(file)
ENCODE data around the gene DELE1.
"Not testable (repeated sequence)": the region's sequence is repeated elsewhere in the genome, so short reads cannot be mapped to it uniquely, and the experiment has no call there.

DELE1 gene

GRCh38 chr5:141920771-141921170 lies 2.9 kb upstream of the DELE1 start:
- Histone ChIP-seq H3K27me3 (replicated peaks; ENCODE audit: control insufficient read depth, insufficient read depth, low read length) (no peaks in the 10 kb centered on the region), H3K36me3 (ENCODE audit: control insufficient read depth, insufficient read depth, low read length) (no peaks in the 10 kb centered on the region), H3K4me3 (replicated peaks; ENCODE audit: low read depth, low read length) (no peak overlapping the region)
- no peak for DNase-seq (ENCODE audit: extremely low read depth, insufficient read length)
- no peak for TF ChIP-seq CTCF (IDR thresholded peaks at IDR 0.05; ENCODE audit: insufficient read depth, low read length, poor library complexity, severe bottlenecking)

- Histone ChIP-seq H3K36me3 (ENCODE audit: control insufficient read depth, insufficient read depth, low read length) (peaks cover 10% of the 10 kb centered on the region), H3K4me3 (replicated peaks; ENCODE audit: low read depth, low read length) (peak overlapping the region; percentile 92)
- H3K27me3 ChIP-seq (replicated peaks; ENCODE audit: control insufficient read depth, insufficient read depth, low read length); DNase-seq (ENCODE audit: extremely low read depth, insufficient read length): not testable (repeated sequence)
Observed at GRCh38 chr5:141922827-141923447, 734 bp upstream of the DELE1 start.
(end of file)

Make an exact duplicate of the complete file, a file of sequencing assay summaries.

ENCODE data around the gene DELE1.
"Not testable (repeated sequence)": the region's sequence is repeated elsewhere in the genome, so short reads cannot be mapped to it uniquely, and the experiment has no call there.

DELE1 gene

GRCh38 chr5:141920771-141921170 lies 2.9 kb upstream of the DELE1 start:
- Histone ChIP-seq H3K27me3 (replicated peaks; ENCODE audit: control insufficient read depth, insufficient read depth, low read length) (no peaks in the 10 kb centered on the region), H3K36me3 (ENCODE audit: control insufficient read depth, insufficient read depth, low read length) (no peaks in the 10 kb centered on the region), H3K4me3 (replicated peaks; ENCODE audit: low read depth, low read length) (no peak overlapping the region)
- no peak for DNase-seq (ENCODE audit: extremely low read depth, insufficient read length)
- no peak for TF ChIP-seq CTCF (IDR thresholded peaks at IDR 0.05; ENCODE audit: insufficient read depth, low read length, poor library complexity, severe bottlenecking)

- Histone ChIP-seq H3K36me3 (ENCODE audit: control insufficient read depth, insufficient read depth, low read length) (peaks cover 10% of the 10 kb centered on the region), H3K4me3 (replicated peaks; ENCODE audit: low read depth, low read length) (peak overlapping the region; percentile 92)
- H3K27me3 ChIP-seq (replicated peaks; ENCODE audit: control insufficient read depth, insufficient read depth, low read length); DNase-seq (ENCODE audit: extremely low read depth, insufficient read length): not testable (repeated sequence)
Observed at GRCh38 chr5:141922827-141923447, 734 bp upstream of the DELE1 start.